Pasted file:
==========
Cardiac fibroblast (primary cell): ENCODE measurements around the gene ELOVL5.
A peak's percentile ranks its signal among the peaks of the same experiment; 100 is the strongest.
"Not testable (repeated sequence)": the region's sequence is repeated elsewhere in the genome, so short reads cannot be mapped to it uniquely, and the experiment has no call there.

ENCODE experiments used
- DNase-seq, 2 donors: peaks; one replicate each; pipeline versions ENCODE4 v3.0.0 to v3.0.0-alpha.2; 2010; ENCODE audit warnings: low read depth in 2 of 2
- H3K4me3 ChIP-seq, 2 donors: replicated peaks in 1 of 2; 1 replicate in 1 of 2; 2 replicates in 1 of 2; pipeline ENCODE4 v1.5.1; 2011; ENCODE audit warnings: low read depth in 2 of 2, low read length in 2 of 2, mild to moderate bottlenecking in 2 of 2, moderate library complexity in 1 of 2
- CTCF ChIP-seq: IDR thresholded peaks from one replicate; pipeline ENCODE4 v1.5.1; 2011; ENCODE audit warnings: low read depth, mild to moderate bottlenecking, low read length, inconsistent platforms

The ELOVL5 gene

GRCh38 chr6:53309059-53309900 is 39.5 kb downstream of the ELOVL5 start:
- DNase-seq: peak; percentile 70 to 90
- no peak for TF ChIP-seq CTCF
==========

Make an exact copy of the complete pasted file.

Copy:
Cardiac fibroblast (primary cell): ENCODE measurements around the gene ELOVL5.
A peak's percentile ranks its signal among the peaks of the same experiment; 100 is the strongest.
"Not testable (repeated sequence)": the region's sequence is repeated elsewhere in the genome, so short reads cannot be mapped to it uniquely, and the experiment has no call there.

ENCODE experiments used
- DNase-seq, 2 donors: peaks; one replicate each; pipeline versions ENCODE4 v3.0.0 to v3.0.0-alpha.2; 2010; ENCODE audit warnings: low read depth in 2 of 2
- H3K4me3 ChIP-seq, 2 donors: replicated peaks in 1 of 2; 1 replicate in 1 of 2; 2 replicates in 1 of 2; pipeline ENCODE4 v1.5.1; 2011; ENCODE audit warnings: low read depth in 2 of 2, low read length in 2 of 2, mild to moderate bottlenecking in 2 of 2, moderate library complexity in 1 of 2
- CTCF ChIP-seq: IDR thresholded peaks from one replicate; pipeline ENCODE4 v1.5.1; 2011; ENCODE audit warnings: low read depth, mild to moderate bottlenecking, low read length, inconsistent platforms

The ELOVL5 gene

GRCh38 chr6:53309059-53309900 is 39.5 kb downstream of the ELOVL5 start:
- DNase-seq: peak; percentile 70 to 90
- no peak for TF ChIP-seq CTCF